This is a developing story.
A powerful 6.3 magnitude earthquake struck the highlands of Papua New Guinea on Saturday, the U.S. Geological Survey (USGS) said, as the region struggles to recover from a massive 7.5 quake only two months ago.
There were no immediate reports of damage or injury.
The quake was 82 kms (51 miles) southwest of Porgera in Enga province and 47 kms (30 miles) deep, said the USGS.
Earlier European quake monitor EMSC reported it at 6.5 magnitude and only two kms (1.2 miles) deep, but later scaled it down.
The earthquake happened just two months after a 7.5 quake struck the same highlands area, killing 125 people and leaving hundreds of thousands of people homeless.
February’s quake also damaged mining and power infrastructure and led ExxonMobil Corp to shut its $19 billion liquefied natural gas (LNG) plant, the country’s biggest export earner. Miners Barrick Gold Corp and Ok Tedi Mining also reported damage to infrastructure.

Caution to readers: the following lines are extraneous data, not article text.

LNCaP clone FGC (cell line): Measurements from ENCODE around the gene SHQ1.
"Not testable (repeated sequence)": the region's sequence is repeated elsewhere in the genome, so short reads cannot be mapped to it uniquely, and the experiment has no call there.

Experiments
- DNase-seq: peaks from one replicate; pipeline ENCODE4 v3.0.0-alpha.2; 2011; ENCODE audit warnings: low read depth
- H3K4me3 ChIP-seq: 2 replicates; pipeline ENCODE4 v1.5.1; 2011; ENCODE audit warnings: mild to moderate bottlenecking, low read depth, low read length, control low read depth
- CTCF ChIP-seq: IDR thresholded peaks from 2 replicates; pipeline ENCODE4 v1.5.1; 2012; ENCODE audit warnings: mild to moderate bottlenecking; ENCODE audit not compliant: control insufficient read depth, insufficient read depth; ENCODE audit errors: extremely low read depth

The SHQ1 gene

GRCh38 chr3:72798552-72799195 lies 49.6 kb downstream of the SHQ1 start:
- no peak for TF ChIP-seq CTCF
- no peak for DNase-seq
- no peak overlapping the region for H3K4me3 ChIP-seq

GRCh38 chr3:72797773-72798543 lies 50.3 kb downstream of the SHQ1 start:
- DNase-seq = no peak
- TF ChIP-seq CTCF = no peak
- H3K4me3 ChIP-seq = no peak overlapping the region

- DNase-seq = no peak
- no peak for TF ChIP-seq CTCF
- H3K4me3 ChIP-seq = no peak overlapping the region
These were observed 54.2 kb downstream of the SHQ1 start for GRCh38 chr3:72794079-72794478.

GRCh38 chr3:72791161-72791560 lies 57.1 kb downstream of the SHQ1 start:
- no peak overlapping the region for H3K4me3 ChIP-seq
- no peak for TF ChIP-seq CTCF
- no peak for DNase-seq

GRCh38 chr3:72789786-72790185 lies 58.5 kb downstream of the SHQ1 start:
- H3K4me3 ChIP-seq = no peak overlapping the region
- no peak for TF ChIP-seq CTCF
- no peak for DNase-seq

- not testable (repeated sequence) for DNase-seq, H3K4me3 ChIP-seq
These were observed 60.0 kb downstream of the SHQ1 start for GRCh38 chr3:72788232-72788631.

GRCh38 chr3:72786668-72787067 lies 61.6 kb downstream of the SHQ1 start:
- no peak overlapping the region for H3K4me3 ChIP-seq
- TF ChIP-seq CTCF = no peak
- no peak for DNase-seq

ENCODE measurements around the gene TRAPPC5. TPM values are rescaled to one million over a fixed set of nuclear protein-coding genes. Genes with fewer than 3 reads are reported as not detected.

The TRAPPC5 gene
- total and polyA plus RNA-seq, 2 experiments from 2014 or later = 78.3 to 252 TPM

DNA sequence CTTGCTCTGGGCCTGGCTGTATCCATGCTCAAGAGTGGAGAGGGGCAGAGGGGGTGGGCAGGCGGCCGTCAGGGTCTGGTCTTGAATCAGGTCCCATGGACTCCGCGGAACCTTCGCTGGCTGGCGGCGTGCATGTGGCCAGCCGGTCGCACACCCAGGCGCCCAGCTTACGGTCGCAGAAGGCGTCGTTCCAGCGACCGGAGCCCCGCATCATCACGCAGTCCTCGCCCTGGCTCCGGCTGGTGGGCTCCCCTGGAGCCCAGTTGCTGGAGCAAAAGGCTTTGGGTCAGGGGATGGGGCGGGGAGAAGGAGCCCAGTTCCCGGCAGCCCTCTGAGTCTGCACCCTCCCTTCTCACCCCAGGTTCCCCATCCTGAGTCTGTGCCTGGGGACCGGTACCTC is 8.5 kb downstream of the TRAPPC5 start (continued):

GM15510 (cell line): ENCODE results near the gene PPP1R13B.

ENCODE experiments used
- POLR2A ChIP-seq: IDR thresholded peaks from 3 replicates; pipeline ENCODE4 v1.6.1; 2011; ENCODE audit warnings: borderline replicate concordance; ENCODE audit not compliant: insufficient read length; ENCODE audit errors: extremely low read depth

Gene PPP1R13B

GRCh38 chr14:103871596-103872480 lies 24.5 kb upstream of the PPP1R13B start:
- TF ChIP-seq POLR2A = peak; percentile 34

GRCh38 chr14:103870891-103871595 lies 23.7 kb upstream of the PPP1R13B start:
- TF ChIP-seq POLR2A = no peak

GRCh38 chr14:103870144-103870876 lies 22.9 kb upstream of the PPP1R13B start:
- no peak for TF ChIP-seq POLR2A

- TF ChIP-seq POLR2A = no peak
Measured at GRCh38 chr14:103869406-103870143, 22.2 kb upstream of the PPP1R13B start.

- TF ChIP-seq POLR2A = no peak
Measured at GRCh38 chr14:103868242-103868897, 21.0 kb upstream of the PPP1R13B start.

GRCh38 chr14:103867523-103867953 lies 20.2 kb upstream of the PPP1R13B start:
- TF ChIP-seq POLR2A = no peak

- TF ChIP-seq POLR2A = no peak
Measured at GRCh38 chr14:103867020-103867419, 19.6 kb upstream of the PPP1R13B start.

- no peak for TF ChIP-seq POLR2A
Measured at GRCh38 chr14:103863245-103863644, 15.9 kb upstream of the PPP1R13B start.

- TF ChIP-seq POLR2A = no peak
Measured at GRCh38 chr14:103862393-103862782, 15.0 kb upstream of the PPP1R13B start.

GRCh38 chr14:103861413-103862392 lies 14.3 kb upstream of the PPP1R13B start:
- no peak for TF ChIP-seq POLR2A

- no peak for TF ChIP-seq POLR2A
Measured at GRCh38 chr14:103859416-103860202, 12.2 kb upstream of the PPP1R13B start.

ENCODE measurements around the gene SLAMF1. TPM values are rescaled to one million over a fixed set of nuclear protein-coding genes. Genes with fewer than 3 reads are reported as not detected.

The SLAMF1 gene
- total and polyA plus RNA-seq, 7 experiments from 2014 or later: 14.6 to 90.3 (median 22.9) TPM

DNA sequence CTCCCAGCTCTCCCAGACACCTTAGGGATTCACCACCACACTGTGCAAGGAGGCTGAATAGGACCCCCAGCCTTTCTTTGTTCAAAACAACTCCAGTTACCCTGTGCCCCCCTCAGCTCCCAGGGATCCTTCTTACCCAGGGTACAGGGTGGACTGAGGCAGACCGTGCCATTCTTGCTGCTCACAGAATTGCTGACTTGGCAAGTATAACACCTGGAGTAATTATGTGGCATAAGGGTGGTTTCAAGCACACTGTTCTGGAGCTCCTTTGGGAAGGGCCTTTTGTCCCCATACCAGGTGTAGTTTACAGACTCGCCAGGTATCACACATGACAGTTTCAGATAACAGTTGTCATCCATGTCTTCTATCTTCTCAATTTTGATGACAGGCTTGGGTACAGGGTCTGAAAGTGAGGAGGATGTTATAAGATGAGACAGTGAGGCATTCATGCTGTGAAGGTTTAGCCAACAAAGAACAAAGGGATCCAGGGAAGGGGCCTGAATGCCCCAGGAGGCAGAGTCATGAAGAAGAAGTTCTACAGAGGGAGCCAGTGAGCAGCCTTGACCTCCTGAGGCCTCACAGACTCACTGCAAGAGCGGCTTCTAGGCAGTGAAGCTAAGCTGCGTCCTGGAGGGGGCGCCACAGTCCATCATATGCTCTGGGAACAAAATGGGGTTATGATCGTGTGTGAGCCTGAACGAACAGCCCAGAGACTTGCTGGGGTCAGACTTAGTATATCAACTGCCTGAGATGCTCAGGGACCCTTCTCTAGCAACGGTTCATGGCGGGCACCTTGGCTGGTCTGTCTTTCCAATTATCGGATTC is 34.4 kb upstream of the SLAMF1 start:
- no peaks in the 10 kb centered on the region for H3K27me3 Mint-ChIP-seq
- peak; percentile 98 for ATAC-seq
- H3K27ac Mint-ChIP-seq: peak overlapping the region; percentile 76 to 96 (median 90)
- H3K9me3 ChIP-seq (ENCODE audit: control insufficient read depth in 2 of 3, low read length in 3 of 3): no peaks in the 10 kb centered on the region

Some of the recourse companies in the region, such as Oil Search, are still about eight weeks away from full operations. Oil production at the Gobe field had already returned to normal.
The remote and mountainous region is struggling to recover from February’s quake, which caused landslides that buried homes and cuts roads. The United Nations estimates that some 270,000 people are in need of immediate assistance and 43,116 people remain displaced in 44 locations and care centers.
The United Nations pulled out its aid workers just two days before the latest quake due to violence from residents.
They have vowed to return once it is safe to do so.
Quakes are common in Papua New Guinea, which sits on the Pacific’s “Ring of Fire”, a hotspot for seismic activity due to friction between tectonic plates.